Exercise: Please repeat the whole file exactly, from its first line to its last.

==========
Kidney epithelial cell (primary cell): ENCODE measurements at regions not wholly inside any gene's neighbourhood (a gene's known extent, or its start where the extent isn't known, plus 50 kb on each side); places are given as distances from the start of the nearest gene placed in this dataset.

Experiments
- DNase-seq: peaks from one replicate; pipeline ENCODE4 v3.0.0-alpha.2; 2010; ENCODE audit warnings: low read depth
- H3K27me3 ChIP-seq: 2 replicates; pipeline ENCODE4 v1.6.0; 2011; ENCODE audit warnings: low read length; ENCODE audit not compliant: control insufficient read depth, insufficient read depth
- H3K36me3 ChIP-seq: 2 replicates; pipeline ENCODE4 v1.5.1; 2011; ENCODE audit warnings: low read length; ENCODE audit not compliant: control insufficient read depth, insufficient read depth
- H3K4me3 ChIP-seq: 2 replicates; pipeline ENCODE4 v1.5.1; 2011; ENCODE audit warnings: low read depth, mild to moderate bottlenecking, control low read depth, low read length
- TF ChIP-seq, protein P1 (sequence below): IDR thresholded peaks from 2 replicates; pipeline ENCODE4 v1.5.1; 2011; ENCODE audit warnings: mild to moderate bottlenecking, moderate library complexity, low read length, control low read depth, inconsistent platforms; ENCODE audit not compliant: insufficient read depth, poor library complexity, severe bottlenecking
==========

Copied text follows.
Kidney epithelial cell (primary cell): ENCODE measurements at regions not wholly inside any gene's neighbourhood (a gene's known extent, or its start where the extent isn't known, plus 50 kb on each side); places are given as distances from the start of the nearest gene placed in this dataset.

Experiments
- DNase-seq: peaks from one replicate; pipeline ENCODE4 v3.0.0-alpha.2; 2010; ENCODE audit warnings: low read depth
- H3K27me3 ChIP-seq: 2 replicates; pipeline ENCODE4 v1.6.0; 2011; ENCODE audit warnings: low read length; ENCODE audit not compliant: control insufficient read depth, insufficient read depth
- H3K36me3 ChIP-seq: 2 replicates; pipeline ENCODE4 v1.5.1; 2011; ENCODE audit warnings: low read length; ENCODE audit not compliant: control insufficient read depth, insufficient read depth
- H3K4me3 ChIP-seq: 2 replicates; pipeline ENCODE4 v1.5.1; 2011; ENCODE audit warnings: low read depth, mild to moderate bottlenecking, control low read depth, low read length
- TF ChIP-seq, protein P1 (sequence below): IDR thresholded peaks from 2 replicates; pipeline ENCODE4 v1.5.1; 2011; ENCODE audit warnings: mild to moderate bottlenecking, moderate library complexity, low read length, control low read depth, inconsistent platforms; ENCODE audit not compliant: insufficient read depth, poor library complexity, severe bottlenecking